## The 7 Best Tips for Time Management on the GMAT Exam

Many test takers will agree that one of the most difficult aspects of taking the Graduate Management Admissions Test (GMAT) is simply finishing the test on time. Properly managing one’s time on the GMAT is very difficult to do, but there are several steps you can take to make sure you finish the exam in the amount of time you are given. We have compiled seven of our best GMAT time management strategies, and we’re ready to share them with you today. Let’s dive in!

How much time do you get to finish the GMAT?

The GMAT only gives you 75 minutes to finish all 41 questions in the Verbal section and 75 minutes to finish the 37 questions in the Quant section. It also allows you 30 minutes to complete the Analytical Writing Assessment, as well as 30 minutes to finish the 12-question Integrated Reasoning section. Combined, this means you will have about three and a half hours to finish 90 multiple choice questions and one essay.

This may seem like plenty of time, but keep in mind that the GMAT is a complicated higher-order thinking exam, and even the best test takers can have difficulty completing all of the questions in time. According to Larry Rudner, former Chief Psychometritian at Graduate Management Admission Council, only 86% of test takers finish the Quant section, and 92% finish the Verbal section. You don’t want to be among those that don’t finish.

Now, let’s review seven of our best tips to help you improve your speed on the GMAT:

A great way to save time when answering GMAT questions is to use the answer choices for each question to your advantage. This is especially true for Problem Solving questions in the Quant section. For example, you may be asked to complete a large computation, such as “What is the square root of 3249?“ that that would take too long to complete without the aid of a calculator. In instances, it is a good idea to look at the given answer choices before you move any further - glancing at the answer choices, you may notice that a few of the options are obviously too large, or a few of the options are too small. By looking at the answer choices before you even attempt any difficult calculations, you can save yourself a lot of time and hassle.

2) Pick numbers on Quant questions
This Quant strategy is a tried-and-tested technique and is a favorite among GMAT test takers for a reason. Why? It really works and, when used properly, it can save you an enormous amount of time on test day. This is especially true for questions that ask you to deal with variables or “mystery” integers. Sure, you could try to use complicated algebra to solve these problems, but this can waste valuable time. If you start by just picking random numbers and using them in place of the unknown variables or integers, and try to look for patterns that may arise, more often than not you will find what the problem is asking for while saving time in the process.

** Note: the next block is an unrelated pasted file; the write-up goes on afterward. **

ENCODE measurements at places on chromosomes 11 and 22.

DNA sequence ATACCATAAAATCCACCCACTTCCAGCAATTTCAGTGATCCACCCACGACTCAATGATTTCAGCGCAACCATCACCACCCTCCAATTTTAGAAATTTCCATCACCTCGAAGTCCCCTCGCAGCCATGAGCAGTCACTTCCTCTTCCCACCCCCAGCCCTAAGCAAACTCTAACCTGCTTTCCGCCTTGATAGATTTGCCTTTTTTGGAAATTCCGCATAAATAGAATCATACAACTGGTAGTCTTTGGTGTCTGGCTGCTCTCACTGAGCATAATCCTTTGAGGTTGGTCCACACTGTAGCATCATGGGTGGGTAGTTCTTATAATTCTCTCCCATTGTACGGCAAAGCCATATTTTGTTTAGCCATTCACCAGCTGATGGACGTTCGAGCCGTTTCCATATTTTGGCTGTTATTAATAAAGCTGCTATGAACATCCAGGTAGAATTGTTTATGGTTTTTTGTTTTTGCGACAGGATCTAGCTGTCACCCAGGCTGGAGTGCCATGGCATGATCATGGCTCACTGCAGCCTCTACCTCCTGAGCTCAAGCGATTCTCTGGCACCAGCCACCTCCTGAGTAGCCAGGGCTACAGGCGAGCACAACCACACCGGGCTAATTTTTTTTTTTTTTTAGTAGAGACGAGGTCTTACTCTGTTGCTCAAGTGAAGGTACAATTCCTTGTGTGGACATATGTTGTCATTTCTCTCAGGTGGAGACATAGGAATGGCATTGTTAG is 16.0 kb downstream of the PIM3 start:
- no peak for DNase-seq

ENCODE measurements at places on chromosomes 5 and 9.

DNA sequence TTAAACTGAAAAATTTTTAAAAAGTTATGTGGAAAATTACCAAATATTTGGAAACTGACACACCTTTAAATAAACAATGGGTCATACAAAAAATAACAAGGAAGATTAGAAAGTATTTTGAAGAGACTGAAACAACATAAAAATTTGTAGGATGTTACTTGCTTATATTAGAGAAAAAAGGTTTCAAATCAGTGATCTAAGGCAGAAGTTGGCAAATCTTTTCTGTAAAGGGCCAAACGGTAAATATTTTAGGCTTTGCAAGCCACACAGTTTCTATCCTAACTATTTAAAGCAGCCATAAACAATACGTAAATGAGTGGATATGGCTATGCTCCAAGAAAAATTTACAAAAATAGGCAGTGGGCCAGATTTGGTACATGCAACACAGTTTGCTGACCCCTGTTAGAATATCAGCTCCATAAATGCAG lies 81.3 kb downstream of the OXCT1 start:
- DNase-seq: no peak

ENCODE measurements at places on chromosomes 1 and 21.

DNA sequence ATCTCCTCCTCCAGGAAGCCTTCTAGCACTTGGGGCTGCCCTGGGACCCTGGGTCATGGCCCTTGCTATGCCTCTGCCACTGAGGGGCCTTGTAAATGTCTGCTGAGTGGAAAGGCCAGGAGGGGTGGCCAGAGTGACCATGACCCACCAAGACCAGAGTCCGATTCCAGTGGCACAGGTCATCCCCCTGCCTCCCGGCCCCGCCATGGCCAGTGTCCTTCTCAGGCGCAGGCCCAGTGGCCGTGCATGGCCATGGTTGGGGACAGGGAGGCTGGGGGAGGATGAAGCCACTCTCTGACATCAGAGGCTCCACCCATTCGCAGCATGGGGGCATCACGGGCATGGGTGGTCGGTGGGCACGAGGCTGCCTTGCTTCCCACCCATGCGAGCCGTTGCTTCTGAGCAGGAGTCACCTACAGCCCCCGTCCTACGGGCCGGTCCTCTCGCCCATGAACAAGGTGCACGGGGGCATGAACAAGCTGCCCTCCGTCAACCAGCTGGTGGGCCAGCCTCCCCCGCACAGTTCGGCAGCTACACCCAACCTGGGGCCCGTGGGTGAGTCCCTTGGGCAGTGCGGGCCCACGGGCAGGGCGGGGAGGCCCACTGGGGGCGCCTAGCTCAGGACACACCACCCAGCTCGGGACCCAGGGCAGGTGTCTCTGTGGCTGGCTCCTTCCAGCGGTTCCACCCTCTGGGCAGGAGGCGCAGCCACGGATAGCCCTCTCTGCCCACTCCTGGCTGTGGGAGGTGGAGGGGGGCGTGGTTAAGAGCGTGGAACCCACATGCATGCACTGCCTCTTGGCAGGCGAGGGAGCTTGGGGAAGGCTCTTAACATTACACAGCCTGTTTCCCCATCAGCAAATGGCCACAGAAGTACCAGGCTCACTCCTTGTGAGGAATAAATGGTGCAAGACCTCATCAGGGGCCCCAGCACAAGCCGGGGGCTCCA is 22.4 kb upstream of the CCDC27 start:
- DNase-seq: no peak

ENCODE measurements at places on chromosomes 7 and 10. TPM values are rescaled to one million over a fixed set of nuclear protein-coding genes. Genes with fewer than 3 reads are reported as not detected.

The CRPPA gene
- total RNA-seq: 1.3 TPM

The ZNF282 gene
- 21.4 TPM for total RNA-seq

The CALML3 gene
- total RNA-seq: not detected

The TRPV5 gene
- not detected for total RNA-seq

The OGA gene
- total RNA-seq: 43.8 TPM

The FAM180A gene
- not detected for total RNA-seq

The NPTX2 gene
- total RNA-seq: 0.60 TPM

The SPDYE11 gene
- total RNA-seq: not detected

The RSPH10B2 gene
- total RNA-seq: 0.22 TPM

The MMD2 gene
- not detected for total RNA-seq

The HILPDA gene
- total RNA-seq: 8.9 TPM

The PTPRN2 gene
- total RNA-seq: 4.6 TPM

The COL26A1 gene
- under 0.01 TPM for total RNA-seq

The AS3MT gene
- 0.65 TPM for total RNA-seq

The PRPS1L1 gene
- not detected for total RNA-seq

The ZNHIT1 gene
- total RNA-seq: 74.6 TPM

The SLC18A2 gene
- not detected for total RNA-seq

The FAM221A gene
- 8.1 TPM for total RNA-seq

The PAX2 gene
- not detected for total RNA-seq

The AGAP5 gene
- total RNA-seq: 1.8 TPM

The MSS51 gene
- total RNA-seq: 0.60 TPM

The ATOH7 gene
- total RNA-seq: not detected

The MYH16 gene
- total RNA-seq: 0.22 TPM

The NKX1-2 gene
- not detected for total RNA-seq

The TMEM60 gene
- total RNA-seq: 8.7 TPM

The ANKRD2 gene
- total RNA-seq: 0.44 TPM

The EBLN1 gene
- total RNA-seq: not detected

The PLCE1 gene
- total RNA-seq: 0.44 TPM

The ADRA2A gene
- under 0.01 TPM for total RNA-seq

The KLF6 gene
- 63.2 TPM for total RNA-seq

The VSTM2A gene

3) Learn when to connect strategies
One big reason that GMAT test takers run out of time on the exam is they spend too long trying to use single strategies to answer questions. The GMAT is a test of higher-order thinking, meaning that most of the questions you encounter will require you to use multiple strategies to answer them. For example, you may be asked a geometry question that requires you to use your knowledge of the Pythagorean Theorem and your knowledge of Difference of Squares to answer the question correctly. By going into the GMAT understanding that you will probably need to combine various strategies and concepts, you will be ready to do so when the time comes, which will keep you from wasting time trying to use a single strategy to answer questions on test day.

4) Know when to skip a question
Sometimes on the GMAT, you need to know when to buckle down and focus on answering a question and when to call it quits and move on. Of course, it is ideal to be able to answer every question on the exam, but if you spend too much time struggling to answer one question, you run the risk of not having enough time to work on questions towards the end of a section (questions that you may have actually known how to answer). As such, if you find yourself spending 30-40 seconds staring at a question and not even knowing where to begin, take that as your cue to just skip the problem and move on. Even at the 700-level, the GMAT will allow you to get 5-10 questions wrong on each section, so don’t worry if you have to just skip a couple of them. You’ll give yourself more time to work on questions that you can answer, which will ultimately increase your odds of a higher score.